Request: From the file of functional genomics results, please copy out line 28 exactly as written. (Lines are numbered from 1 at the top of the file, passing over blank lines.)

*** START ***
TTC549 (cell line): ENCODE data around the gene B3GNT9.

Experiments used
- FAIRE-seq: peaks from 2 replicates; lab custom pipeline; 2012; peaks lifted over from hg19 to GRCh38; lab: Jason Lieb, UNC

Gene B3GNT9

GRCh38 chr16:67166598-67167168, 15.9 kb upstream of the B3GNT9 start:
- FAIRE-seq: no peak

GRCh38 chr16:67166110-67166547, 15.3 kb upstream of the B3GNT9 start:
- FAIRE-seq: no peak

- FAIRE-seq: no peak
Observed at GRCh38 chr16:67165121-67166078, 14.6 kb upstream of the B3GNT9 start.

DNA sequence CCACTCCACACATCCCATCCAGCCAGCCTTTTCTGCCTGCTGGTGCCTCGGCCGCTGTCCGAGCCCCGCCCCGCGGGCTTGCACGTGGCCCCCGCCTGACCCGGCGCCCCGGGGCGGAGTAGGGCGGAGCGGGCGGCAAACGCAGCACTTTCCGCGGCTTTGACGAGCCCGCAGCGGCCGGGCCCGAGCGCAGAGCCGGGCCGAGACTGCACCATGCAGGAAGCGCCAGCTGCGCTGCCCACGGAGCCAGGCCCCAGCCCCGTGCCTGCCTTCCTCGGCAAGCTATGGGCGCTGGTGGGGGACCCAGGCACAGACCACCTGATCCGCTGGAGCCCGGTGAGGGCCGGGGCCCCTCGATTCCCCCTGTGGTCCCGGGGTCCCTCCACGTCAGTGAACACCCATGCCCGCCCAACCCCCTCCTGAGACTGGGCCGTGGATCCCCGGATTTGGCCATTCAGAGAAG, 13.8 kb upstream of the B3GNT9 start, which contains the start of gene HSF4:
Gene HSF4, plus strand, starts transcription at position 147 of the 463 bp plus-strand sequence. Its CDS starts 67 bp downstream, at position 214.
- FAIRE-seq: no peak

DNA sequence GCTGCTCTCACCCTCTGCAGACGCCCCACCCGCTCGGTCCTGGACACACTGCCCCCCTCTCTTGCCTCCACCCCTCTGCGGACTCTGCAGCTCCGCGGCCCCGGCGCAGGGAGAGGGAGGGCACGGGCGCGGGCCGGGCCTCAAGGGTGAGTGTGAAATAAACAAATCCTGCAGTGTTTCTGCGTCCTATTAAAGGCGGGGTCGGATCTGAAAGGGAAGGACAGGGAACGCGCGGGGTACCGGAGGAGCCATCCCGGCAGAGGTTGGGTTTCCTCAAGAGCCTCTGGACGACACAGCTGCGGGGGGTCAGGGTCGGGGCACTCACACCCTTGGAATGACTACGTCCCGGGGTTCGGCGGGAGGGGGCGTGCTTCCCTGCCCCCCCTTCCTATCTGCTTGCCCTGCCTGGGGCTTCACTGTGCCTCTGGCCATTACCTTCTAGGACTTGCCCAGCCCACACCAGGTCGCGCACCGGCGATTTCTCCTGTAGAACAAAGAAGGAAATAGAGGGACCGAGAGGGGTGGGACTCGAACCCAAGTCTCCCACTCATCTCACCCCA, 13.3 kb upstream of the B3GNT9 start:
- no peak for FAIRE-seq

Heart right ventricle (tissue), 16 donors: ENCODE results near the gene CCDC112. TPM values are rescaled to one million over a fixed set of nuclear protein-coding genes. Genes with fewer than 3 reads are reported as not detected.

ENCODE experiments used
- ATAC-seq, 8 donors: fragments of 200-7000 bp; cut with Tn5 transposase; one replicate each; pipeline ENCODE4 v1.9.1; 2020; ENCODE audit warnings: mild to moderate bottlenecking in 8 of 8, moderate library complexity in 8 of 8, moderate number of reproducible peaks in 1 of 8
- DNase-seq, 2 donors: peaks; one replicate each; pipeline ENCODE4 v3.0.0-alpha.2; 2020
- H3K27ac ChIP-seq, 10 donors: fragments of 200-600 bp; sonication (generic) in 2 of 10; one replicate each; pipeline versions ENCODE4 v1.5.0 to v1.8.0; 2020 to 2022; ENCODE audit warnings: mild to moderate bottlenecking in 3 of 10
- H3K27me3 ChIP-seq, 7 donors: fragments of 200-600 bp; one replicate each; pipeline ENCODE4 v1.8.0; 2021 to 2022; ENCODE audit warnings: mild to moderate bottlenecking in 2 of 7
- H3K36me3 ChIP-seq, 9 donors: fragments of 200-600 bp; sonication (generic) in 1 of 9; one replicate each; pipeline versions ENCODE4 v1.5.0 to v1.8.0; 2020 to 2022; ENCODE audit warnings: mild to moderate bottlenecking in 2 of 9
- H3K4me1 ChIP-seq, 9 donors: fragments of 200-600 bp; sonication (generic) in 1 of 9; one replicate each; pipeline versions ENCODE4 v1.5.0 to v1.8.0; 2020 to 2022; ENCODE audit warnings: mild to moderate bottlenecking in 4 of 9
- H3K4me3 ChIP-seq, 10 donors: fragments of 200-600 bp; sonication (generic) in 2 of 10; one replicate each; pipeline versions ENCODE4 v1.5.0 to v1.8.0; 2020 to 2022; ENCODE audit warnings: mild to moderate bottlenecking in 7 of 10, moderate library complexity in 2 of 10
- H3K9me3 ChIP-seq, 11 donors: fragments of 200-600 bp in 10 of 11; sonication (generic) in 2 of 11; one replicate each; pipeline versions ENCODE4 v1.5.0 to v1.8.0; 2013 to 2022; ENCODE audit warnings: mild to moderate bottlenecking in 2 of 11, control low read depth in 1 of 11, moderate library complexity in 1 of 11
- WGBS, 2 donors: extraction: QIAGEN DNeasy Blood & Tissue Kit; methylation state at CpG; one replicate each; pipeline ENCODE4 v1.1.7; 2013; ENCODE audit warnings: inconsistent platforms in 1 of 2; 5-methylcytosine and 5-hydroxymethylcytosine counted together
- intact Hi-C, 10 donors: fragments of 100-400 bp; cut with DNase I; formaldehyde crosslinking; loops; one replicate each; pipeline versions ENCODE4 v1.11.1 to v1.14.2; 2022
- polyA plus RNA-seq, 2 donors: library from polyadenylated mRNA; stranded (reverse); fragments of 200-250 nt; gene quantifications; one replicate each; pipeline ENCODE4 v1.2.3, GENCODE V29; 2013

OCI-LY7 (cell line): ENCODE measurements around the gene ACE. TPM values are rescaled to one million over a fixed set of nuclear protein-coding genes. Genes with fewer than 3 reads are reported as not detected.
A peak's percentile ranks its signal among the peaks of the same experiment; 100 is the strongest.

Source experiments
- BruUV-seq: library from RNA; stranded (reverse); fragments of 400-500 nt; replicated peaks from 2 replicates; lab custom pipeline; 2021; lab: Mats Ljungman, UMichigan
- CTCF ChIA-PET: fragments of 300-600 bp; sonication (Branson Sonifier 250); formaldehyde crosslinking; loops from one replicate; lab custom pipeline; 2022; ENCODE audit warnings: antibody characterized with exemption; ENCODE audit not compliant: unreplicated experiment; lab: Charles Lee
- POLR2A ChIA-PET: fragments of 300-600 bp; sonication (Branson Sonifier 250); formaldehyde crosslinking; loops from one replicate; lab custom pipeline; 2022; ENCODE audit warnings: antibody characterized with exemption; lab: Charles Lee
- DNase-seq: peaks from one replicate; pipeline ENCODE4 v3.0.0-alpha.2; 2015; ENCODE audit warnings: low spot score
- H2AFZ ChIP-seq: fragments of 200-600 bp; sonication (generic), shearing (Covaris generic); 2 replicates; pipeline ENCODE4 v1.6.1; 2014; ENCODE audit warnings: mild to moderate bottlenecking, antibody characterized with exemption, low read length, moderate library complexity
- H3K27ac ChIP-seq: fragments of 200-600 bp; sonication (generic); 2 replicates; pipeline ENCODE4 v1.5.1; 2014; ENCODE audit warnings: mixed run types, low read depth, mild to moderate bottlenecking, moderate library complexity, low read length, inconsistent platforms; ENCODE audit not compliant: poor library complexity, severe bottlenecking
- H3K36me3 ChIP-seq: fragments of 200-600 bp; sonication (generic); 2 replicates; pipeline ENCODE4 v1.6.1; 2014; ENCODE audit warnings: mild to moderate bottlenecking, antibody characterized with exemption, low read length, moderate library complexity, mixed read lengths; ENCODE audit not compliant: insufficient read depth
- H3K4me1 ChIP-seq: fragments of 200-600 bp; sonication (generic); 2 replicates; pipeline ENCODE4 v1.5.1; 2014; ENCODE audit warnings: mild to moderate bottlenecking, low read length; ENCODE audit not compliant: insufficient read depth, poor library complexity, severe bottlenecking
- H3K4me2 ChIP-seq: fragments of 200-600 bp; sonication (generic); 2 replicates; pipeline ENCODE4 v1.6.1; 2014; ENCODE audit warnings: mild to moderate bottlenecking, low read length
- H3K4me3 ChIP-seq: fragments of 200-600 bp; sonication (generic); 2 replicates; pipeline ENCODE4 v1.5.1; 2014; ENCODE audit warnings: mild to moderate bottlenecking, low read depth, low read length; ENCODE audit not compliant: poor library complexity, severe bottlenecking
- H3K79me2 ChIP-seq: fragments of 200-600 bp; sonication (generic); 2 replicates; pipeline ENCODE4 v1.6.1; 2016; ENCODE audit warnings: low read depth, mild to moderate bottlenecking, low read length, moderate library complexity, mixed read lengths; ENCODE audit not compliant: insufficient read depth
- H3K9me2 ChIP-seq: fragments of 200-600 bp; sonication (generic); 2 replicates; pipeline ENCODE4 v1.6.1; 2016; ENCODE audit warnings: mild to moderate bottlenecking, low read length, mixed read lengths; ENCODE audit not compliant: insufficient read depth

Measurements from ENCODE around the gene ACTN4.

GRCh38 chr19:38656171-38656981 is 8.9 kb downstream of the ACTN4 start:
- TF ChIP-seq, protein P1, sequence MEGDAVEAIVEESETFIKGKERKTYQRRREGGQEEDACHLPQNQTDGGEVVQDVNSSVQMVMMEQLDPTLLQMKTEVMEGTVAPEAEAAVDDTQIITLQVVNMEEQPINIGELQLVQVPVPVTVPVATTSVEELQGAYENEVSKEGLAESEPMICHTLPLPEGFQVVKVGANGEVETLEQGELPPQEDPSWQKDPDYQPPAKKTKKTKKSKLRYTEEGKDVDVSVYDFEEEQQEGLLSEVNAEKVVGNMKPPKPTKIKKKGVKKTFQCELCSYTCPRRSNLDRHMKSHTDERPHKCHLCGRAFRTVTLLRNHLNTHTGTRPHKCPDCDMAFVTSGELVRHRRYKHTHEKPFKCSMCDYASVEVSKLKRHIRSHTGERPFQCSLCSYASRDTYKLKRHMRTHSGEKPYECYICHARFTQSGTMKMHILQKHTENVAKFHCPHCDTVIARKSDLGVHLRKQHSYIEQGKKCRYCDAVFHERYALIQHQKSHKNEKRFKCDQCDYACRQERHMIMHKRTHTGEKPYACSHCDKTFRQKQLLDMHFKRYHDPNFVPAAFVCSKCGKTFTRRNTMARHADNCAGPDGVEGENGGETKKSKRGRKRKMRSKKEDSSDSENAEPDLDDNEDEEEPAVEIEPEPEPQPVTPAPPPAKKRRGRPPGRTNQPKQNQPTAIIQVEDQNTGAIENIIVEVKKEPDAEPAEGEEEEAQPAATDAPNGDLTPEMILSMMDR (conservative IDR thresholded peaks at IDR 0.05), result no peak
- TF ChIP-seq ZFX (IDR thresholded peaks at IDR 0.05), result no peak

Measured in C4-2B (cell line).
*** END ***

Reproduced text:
- polyA plus RNA-seq, 2 donors: library from polyadenylated mRNA; stranded (reverse); fragments of 200-250 nt; gene quantifications; one replicate each; pipeline ENCODE4 v1.2.3, GENCODE V29; 2013